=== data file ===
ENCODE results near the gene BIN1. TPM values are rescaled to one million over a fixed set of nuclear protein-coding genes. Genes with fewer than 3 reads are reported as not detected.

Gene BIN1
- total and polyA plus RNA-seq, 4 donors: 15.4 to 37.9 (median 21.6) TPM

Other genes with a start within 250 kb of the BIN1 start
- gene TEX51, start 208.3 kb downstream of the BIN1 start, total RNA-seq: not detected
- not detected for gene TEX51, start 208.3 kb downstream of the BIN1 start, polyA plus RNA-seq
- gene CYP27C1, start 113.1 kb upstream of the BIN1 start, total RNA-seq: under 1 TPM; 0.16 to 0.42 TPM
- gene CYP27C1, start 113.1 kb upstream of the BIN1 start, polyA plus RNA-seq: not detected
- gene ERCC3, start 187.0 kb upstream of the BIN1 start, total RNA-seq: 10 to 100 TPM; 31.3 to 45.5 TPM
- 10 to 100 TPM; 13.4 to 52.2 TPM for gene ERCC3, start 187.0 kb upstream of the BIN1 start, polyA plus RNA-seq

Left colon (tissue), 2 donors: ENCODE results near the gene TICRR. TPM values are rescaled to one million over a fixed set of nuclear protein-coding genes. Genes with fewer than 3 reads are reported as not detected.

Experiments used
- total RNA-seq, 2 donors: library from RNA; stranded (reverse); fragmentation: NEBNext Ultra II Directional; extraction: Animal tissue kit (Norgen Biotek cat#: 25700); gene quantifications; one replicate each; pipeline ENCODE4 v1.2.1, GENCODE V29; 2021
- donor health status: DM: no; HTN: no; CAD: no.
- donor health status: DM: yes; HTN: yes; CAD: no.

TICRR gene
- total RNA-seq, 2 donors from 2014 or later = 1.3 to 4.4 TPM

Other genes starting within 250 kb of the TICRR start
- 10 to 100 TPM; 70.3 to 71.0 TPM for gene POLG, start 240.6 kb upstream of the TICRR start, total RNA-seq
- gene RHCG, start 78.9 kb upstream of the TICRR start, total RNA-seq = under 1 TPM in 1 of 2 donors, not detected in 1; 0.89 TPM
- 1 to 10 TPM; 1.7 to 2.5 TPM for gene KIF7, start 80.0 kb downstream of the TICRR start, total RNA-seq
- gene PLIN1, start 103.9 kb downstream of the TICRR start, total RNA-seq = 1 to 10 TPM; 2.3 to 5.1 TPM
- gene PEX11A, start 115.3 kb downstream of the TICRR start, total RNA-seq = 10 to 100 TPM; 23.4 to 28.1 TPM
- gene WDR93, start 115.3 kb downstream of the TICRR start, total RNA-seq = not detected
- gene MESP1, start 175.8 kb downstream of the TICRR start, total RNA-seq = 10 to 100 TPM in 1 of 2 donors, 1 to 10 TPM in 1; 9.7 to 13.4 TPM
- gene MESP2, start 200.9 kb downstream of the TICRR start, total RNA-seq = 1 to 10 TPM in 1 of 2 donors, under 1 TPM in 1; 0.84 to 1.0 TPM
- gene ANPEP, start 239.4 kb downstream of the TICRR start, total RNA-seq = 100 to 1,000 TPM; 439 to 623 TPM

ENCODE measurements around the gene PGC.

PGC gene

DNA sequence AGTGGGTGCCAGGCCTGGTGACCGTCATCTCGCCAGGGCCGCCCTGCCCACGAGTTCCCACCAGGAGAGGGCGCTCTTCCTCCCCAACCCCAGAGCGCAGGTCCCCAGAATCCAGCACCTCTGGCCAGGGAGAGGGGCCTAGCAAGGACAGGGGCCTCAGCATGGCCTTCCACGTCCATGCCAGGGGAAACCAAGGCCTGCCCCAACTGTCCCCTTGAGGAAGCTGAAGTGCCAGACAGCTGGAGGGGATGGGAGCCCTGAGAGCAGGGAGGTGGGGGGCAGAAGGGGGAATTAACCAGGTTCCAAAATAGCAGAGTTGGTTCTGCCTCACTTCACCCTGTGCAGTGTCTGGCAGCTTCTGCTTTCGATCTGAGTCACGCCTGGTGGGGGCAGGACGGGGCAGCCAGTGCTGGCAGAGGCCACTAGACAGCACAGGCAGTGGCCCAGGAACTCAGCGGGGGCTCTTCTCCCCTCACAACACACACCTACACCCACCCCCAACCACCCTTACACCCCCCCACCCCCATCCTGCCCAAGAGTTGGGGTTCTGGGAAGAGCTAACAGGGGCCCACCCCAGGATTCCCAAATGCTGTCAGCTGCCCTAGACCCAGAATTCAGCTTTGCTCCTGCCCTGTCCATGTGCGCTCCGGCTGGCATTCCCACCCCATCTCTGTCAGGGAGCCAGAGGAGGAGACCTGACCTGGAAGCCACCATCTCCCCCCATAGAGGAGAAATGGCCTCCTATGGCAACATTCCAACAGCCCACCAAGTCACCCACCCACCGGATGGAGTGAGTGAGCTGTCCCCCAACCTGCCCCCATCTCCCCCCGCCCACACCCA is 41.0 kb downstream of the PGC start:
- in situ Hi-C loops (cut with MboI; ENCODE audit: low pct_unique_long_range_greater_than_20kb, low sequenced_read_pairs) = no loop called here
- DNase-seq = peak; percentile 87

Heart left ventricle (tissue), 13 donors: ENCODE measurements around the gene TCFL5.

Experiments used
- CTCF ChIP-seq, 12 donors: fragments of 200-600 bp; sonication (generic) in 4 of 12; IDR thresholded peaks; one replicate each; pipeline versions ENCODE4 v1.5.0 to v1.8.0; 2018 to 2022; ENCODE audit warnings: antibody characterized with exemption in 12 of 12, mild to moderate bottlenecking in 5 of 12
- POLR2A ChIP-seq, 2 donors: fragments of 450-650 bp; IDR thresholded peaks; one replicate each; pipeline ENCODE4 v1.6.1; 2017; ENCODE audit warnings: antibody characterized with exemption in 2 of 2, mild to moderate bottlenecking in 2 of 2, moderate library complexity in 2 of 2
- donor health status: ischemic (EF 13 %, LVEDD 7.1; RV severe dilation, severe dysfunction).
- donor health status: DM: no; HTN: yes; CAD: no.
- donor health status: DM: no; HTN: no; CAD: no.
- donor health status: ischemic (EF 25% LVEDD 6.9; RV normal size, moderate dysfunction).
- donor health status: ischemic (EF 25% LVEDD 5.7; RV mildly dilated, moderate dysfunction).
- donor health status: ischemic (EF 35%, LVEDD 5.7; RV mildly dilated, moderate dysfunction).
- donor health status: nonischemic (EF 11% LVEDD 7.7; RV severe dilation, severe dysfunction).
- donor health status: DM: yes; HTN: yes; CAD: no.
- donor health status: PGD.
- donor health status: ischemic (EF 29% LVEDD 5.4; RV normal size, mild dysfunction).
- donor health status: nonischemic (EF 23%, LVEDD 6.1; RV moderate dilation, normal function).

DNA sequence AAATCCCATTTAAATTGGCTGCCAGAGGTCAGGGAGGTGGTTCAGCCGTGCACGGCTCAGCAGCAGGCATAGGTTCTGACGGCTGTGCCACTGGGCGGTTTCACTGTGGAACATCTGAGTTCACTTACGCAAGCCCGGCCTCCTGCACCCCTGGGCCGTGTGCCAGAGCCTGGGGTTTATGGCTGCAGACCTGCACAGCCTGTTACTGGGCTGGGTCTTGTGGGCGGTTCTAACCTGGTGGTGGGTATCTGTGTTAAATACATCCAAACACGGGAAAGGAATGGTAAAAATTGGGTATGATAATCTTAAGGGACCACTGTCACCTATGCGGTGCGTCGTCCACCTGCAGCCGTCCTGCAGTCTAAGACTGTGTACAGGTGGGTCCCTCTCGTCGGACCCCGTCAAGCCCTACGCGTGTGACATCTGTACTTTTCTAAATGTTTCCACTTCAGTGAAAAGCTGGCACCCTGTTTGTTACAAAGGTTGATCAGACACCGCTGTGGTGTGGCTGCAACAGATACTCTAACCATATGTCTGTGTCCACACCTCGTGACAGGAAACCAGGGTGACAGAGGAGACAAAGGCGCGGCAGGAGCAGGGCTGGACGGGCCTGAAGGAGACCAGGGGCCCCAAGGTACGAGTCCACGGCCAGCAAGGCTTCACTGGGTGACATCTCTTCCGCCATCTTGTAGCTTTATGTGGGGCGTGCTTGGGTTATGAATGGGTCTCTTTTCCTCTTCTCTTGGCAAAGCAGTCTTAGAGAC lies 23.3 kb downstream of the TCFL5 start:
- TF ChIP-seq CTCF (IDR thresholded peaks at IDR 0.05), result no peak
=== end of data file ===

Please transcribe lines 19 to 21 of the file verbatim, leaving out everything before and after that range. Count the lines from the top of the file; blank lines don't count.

- 10 to 100 TPM; 70.3 to 71.0 TPM for gene POLG, start 240.6 kb upstream of the TICRR start, total RNA-seq
- gene RHCG, start 78.9 kb upstream of the TICRR start, total RNA-seq = under 1 TPM in 1 of 2 donors, not detected in 1; 0.89 TPM
- 1 to 10 TPM; 1.7 to 2.5 TPM for gene KIF7, start 80.0 kb downstream of the TICRR start, total RNA-seq